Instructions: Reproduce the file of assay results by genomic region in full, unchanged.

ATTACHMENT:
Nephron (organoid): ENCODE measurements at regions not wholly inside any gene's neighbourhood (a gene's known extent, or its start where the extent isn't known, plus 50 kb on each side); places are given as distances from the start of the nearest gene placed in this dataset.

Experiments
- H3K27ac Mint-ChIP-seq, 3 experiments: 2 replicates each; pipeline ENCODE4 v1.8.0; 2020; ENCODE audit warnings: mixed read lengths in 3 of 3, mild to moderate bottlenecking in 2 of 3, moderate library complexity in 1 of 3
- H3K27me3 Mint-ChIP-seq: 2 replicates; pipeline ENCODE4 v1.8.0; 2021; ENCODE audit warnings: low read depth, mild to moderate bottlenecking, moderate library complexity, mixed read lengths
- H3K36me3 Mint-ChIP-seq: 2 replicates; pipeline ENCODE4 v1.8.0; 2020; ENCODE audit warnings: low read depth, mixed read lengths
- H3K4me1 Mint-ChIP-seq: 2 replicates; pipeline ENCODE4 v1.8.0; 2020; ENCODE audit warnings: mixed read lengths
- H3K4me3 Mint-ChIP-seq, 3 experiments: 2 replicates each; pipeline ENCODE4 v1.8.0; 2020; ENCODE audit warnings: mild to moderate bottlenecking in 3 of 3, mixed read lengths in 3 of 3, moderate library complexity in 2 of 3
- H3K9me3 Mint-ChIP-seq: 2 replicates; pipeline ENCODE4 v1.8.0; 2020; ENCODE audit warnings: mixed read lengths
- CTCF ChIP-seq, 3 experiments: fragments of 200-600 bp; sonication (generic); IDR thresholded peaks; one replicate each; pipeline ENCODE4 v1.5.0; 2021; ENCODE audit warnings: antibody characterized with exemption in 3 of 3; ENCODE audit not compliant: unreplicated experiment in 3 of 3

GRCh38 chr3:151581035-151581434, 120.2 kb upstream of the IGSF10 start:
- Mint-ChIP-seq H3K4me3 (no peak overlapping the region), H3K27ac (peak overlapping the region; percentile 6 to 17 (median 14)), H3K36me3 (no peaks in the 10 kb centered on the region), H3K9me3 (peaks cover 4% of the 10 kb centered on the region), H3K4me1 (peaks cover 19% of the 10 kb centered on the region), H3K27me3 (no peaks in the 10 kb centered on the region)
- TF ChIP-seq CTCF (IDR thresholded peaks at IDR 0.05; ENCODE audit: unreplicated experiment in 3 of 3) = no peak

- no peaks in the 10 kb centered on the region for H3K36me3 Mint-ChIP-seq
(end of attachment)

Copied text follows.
Nephron (organoid): ENCODE measurements at regions not wholly inside any gene's neighbourhood (a gene's known extent, or its start where the extent isn't known, plus 50 kb on each side); places are given as distances from the start of the nearest gene placed in this dataset.

Experiments
- H3K27ac Mint-ChIP-seq, 3 experiments: 2 replicates each; pipeline ENCODE4 v1.8.0; 2020; ENCODE audit warnings: mixed read lengths in 3 of 3, mild to moderate bottlenecking in 2 of 3, moderate library complexity in 1 of 3
- H3K27me3 Mint-ChIP-seq: 2 replicates; pipeline ENCODE4 v1.8.0; 2021; ENCODE audit warnings: low read depth, mild to moderate bottlenecking, moderate library complexity, mixed read lengths
- H3K36me3 Mint-ChIP-seq: 2 replicates; pipeline ENCODE4 v1.8.0; 2020; ENCODE audit warnings: low read depth, mixed read lengths
- H3K4me1 Mint-ChIP-seq: 2 replicates; pipeline ENCODE4 v1.8.0; 2020; ENCODE audit warnings: mixed read lengths
- H3K4me3 Mint-ChIP-seq, 3 experiments: 2 replicates each; pipeline ENCODE4 v1.8.0; 2020; ENCODE audit warnings: mild to moderate bottlenecking in 3 of 3, mixed read lengths in 3 of 3, moderate library complexity in 2 of 3
- H3K9me3 Mint-ChIP-seq: 2 replicates; pipeline ENCODE4 v1.8.0; 2020; ENCODE audit warnings: mixed read lengths
- CTCF ChIP-seq, 3 experiments: fragments of 200-600 bp; sonication (generic); IDR thresholded peaks; one replicate each; pipeline ENCODE4 v1.5.0; 2021; ENCODE audit warnings: antibody characterized with exemption in 3 of 3; ENCODE audit not compliant: unreplicated experiment in 3 of 3

GRCh38 chr3:151581035-151581434, 120.2 kb upstream of the IGSF10 start:
- Mint-ChIP-seq H3K4me3 (no peak overlapping the region), H3K27ac (peak overlapping the region; percentile 6 to 17 (median 14)), H3K36me3 (no peaks in the 10 kb centered on the region), H3K9me3 (peaks cover 4% of the 10 kb centered on the region), H3K4me1 (peaks cover 19% of the 10 kb centered on the region), H3K27me3 (no peaks in the 10 kb centered on the region)
- TF ChIP-seq CTCF (IDR thresholded peaks at IDR 0.05; ENCODE audit: unreplicated experiment in 3 of 3) = no peak

- no peaks in the 10 kb centered on the region for H3K36me3 Mint-ChIP-seq